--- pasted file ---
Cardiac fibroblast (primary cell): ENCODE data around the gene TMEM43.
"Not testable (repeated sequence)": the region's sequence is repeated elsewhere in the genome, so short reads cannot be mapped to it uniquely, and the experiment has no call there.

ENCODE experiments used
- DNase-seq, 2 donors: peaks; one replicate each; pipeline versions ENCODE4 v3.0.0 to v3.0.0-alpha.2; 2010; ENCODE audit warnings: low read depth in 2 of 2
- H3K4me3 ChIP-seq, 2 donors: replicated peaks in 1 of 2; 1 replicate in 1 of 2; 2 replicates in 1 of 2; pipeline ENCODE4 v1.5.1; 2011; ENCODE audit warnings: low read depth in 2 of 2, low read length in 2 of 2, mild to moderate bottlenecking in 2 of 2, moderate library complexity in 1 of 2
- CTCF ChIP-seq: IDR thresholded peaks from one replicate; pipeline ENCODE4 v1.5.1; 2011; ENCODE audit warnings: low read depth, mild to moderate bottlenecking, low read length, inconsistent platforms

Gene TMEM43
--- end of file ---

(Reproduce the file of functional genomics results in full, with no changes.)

Cardiac fibroblast (primary cell): ENCODE data around the gene TMEM43.
"Not testable (repeated sequence)": the region's sequence is repeated elsewhere in the genome, so short reads cannot be mapped to it uniquely, and the experiment has no call there.

ENCODE experiments used
- DNase-seq, 2 donors: peaks; one replicate each; pipeline versions ENCODE4 v3.0.0 to v3.0.0-alpha.2; 2010; ENCODE audit warnings: low read depth in 2 of 2
- H3K4me3 ChIP-seq, 2 donors: replicated peaks in 1 of 2; 1 replicate in 1 of 2; 2 replicates in 1 of 2; pipeline ENCODE4 v1.5.1; 2011; ENCODE audit warnings: low read depth in 2 of 2, low read length in 2 of 2, mild to moderate bottlenecking in 2 of 2, moderate library complexity in 1 of 2
- CTCF ChIP-seq: IDR thresholded peaks from one replicate; pipeline ENCODE4 v1.5.1; 2011; ENCODE audit warnings: low read depth, mild to moderate bottlenecking, low read length, inconsistent platforms

Gene TMEM43